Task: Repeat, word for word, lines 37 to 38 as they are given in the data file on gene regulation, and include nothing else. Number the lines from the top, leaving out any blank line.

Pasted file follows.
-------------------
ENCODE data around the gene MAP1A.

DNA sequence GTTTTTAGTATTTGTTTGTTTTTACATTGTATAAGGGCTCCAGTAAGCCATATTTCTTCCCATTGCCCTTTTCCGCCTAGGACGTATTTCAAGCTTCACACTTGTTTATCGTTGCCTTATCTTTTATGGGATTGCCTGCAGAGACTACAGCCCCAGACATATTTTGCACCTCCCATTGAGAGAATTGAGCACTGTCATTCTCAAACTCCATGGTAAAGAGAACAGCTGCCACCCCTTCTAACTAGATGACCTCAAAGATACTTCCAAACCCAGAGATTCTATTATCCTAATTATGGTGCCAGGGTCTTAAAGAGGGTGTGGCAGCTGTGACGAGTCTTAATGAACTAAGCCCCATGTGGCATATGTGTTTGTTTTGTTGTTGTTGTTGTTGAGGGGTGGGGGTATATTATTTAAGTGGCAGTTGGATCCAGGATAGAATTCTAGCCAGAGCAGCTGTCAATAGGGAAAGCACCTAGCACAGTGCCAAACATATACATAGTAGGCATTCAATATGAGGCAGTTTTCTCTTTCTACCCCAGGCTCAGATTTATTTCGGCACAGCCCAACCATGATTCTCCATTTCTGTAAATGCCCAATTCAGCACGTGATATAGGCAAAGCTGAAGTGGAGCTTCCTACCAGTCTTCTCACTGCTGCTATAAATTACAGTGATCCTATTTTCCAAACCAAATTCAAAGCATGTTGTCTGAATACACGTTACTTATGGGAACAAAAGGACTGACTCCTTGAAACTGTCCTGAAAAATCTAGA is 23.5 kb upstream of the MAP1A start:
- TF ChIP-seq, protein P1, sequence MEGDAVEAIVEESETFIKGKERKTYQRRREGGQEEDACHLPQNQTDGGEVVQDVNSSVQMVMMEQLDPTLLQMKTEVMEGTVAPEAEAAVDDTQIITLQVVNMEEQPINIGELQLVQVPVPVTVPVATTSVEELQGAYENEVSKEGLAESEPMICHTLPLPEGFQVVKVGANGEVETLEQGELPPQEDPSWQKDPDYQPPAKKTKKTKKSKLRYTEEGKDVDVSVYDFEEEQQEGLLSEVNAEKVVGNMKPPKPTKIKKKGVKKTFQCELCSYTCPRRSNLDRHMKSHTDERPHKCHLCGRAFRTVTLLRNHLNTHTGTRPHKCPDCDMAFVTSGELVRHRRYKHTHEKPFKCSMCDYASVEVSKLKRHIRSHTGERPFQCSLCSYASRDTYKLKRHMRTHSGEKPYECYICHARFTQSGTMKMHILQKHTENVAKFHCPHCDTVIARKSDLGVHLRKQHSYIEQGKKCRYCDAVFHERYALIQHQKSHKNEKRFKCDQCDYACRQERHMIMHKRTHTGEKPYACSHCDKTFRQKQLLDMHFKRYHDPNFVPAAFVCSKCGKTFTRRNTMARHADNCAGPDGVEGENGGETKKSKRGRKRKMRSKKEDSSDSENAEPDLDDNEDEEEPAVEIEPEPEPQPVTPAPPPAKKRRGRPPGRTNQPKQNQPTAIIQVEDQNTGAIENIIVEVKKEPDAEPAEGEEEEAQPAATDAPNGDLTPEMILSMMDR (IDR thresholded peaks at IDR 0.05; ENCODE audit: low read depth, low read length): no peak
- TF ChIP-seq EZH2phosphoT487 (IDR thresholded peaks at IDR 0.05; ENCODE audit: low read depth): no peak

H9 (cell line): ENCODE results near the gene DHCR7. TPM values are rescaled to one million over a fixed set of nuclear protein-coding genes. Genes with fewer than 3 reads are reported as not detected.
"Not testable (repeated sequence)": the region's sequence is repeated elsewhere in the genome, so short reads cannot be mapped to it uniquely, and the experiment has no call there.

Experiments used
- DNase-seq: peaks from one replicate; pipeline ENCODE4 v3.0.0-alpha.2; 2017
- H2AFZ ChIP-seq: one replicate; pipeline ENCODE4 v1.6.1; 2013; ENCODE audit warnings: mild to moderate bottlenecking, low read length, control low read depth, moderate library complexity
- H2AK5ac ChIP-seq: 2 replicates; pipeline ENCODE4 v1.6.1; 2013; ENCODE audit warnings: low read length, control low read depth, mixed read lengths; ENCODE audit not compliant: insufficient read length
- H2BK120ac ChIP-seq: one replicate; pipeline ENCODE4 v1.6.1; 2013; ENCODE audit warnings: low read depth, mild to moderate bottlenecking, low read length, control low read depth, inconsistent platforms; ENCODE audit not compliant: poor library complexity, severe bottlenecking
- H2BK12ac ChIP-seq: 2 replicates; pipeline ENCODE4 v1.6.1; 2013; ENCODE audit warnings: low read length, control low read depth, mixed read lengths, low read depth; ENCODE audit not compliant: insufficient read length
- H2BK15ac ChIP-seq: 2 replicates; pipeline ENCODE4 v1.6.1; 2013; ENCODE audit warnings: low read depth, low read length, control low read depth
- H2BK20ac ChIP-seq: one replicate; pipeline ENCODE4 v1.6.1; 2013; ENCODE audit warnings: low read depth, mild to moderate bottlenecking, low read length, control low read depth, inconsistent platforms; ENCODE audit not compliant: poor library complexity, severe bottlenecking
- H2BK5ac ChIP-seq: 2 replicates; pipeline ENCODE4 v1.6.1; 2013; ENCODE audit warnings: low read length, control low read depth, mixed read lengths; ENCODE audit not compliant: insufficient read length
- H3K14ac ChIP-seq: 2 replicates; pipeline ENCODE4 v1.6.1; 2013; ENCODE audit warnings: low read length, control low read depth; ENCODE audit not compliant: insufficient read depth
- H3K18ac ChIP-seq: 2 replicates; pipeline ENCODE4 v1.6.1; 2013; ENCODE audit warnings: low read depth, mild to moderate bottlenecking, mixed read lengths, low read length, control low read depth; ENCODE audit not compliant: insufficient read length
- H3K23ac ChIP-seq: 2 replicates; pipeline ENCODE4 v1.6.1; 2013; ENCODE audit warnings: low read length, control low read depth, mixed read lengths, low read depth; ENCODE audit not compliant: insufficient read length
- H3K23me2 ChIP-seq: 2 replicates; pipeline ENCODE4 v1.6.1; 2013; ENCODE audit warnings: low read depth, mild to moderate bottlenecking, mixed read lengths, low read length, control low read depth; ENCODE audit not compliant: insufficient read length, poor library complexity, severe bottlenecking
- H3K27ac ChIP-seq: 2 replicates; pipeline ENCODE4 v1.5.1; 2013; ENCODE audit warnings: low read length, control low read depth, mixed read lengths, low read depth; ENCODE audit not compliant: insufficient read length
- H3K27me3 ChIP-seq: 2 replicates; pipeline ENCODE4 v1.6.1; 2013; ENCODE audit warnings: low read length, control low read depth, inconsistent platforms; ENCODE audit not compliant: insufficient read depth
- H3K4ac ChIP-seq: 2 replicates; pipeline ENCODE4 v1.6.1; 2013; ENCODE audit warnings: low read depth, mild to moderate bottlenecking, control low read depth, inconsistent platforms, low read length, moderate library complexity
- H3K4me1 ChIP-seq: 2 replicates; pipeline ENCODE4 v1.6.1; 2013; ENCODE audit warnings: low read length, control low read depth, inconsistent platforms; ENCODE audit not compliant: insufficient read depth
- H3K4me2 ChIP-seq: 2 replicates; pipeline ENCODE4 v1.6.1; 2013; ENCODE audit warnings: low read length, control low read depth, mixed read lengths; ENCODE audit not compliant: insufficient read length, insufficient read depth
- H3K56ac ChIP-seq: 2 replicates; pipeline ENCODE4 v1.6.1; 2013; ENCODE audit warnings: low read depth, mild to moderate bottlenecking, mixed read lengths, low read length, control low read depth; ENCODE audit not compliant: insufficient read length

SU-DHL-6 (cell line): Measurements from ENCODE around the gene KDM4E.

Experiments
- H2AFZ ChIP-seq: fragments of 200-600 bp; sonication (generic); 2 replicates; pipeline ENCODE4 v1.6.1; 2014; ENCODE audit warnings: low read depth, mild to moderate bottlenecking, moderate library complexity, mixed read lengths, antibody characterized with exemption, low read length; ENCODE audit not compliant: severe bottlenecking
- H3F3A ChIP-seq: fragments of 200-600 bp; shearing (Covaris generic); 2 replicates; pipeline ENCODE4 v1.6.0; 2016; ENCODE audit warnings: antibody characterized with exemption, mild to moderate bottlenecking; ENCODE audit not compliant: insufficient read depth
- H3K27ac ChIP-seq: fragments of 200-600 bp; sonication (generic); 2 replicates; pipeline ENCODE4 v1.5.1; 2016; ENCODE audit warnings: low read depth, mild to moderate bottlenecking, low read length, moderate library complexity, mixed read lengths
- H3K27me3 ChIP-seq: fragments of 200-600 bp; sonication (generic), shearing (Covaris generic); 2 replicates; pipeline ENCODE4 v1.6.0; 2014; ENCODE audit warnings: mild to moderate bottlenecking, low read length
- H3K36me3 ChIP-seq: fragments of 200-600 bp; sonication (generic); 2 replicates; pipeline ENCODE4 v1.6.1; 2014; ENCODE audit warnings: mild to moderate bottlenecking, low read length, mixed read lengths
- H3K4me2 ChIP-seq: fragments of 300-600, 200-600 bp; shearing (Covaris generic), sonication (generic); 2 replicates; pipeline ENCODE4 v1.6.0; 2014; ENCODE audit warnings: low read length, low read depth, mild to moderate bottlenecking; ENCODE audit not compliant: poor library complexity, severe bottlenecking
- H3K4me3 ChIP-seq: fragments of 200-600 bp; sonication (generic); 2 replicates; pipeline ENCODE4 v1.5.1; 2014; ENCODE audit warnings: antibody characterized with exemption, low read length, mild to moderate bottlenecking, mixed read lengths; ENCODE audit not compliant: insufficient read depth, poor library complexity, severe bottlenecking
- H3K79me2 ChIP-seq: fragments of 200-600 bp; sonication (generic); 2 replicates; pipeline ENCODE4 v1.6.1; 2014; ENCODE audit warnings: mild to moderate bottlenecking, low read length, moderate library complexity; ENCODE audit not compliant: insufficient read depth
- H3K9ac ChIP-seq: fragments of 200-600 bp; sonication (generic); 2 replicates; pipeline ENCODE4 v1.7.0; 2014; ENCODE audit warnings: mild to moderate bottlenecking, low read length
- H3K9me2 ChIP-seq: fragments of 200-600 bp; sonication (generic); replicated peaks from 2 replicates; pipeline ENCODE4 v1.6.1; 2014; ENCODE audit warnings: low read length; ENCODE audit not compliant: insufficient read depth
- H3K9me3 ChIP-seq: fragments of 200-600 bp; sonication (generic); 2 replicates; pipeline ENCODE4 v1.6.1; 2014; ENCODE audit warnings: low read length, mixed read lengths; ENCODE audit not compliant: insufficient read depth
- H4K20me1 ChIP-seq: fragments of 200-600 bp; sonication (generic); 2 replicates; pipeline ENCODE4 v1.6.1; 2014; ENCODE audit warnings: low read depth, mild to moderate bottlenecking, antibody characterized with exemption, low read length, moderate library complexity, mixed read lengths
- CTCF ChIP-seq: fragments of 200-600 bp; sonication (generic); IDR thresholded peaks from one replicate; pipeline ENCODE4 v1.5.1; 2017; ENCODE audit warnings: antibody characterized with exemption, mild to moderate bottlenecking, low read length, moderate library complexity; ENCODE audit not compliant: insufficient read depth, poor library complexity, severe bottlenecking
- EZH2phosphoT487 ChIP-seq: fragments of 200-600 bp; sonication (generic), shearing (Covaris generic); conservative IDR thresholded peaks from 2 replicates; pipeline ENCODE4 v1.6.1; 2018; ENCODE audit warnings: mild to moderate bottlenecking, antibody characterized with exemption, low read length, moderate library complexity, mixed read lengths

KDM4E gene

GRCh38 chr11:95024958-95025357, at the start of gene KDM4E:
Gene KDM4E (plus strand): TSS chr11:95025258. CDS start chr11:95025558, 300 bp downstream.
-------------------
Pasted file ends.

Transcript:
- H3K9me2 ChIP-seq: fragments of 200-600 bp; sonication (generic); replicated peaks from 2 replicates; pipeline ENCODE4 v1.6.1; 2014; ENCODE audit warnings: low read length; ENCODE audit not compliant: insufficient read depth
- H3K9me3 ChIP-seq: fragments of 200-600 bp; sonication (generic); 2 replicates; pipeline ENCODE4 v1.6.1; 2014; ENCODE audit warnings: low read length, mixed read lengths; ENCODE audit not compliant: insufficient read depth